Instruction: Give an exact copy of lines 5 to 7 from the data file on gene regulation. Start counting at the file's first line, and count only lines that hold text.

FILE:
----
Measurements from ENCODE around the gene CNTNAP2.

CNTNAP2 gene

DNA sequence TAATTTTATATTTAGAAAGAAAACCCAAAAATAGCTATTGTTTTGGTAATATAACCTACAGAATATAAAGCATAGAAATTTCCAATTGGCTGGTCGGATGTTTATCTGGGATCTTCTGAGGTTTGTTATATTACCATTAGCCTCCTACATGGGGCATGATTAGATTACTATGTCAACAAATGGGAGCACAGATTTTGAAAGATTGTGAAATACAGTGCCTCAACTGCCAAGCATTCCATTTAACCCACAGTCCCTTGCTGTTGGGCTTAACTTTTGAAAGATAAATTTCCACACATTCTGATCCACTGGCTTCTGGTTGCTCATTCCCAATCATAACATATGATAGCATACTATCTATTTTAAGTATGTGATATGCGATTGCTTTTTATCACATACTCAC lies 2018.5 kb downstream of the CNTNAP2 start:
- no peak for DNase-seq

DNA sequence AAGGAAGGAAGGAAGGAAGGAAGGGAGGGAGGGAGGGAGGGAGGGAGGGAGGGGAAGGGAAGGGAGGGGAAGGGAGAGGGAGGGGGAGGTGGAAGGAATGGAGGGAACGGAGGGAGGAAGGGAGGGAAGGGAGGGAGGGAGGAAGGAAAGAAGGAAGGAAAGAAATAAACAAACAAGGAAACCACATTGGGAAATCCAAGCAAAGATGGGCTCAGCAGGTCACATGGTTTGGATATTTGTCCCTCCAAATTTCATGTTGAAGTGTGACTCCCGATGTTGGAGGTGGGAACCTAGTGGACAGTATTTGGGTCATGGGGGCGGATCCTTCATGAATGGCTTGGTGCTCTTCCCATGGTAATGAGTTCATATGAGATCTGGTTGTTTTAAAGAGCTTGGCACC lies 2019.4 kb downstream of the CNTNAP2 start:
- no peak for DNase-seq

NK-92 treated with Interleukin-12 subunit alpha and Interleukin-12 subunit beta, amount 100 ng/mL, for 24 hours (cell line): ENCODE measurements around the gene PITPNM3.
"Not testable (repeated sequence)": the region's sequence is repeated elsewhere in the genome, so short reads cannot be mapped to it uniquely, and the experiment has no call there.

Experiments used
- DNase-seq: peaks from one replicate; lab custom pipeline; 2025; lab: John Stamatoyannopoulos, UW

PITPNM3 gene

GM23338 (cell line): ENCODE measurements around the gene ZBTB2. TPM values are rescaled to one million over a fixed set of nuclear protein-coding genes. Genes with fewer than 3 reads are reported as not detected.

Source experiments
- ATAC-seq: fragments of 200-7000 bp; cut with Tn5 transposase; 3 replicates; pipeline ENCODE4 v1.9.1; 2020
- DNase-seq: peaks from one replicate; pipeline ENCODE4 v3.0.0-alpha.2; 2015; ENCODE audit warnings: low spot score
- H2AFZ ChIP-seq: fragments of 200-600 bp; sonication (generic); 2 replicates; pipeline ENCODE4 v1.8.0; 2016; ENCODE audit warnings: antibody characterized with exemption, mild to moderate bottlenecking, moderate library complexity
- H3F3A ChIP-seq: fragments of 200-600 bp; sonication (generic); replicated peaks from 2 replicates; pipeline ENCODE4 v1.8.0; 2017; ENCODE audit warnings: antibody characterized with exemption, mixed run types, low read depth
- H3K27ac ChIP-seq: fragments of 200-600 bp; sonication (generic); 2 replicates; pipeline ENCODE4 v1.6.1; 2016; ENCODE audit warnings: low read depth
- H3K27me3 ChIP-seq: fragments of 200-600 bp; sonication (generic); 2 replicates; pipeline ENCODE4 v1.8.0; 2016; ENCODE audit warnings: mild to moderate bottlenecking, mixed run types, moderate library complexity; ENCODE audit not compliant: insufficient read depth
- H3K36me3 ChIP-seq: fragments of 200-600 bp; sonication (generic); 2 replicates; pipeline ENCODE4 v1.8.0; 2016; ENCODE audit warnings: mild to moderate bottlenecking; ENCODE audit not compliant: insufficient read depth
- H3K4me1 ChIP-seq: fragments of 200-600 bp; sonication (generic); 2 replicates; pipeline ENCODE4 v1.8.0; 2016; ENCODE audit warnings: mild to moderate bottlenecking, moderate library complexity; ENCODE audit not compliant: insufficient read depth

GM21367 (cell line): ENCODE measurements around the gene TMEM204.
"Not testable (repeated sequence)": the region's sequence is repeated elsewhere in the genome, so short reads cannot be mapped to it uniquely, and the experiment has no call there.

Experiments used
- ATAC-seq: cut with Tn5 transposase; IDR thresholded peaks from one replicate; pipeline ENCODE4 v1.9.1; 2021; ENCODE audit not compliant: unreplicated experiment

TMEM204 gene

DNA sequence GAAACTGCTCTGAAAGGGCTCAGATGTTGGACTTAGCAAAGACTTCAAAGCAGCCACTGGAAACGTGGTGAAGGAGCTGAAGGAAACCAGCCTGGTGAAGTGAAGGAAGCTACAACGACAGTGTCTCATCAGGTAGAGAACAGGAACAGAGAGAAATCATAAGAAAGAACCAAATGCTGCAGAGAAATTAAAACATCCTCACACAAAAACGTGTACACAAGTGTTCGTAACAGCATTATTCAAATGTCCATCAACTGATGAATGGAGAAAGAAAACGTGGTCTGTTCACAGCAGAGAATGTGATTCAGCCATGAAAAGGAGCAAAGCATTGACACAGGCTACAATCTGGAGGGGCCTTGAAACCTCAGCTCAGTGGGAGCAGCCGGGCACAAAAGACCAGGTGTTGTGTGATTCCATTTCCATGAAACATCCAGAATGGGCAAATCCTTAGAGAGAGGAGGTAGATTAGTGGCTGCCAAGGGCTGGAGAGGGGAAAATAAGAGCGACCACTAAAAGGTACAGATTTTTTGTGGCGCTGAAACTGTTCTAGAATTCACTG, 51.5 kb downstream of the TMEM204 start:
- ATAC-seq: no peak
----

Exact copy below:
DNA sequence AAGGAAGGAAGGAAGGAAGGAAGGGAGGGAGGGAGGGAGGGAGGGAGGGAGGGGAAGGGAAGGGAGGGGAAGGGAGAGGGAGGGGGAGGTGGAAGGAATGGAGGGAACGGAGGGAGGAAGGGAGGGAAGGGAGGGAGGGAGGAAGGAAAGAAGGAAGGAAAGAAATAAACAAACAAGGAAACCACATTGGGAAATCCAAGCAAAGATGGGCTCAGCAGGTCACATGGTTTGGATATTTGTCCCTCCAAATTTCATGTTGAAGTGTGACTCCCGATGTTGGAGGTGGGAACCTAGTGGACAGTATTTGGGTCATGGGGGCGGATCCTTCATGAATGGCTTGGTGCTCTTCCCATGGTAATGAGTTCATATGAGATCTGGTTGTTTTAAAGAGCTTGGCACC lies 2019.4 kb downstream of the CNTNAP2 start:
- no peak for DNase-seq

NK-92 treated with Interleukin-12 subunit alpha and Interleukin-12 subunit beta, amount 100 ng/mL, for 24 hours (cell line): ENCODE measurements around the gene PITPNM3.